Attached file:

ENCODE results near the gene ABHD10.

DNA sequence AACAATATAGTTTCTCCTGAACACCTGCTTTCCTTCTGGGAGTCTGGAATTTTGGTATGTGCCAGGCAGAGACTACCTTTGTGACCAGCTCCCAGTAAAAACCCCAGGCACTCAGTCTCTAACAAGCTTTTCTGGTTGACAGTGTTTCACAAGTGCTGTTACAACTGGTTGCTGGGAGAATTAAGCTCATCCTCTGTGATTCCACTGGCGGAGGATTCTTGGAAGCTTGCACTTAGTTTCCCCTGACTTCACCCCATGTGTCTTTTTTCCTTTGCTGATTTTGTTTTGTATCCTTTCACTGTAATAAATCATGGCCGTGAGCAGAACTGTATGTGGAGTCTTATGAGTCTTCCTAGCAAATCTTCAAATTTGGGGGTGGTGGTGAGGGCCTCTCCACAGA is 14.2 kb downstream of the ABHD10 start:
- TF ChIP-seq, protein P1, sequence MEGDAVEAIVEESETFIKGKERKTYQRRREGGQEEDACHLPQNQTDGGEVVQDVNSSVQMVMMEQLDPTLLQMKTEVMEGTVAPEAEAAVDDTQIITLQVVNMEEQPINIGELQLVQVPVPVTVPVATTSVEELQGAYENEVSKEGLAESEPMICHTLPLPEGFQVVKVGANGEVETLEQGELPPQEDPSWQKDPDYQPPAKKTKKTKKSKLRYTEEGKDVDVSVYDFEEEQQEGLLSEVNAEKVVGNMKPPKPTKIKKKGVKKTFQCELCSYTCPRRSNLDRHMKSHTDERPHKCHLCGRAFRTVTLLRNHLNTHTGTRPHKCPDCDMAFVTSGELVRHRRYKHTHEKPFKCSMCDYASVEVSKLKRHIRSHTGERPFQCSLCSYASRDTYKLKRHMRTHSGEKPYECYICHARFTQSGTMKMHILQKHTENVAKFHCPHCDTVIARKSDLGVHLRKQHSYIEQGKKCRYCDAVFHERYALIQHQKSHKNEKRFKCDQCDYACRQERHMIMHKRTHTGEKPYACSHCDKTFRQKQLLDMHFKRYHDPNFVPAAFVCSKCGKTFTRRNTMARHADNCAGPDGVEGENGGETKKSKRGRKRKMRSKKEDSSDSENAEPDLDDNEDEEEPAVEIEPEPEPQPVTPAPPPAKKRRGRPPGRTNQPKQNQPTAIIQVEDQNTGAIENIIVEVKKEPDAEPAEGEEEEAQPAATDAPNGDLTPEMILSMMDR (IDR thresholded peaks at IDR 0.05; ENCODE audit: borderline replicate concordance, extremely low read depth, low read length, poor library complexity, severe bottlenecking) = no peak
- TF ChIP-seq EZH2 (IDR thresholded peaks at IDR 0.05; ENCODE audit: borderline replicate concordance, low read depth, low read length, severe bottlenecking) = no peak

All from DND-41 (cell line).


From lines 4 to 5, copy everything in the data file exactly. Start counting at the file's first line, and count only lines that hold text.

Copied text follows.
- TF ChIP-seq EZH2 (IDR thresholded peaks at IDR 0.05; ENCODE audit: borderline replicate concordance, low read depth, low read length, severe bottlenecking) = no peak

All from DND-41 (cell line).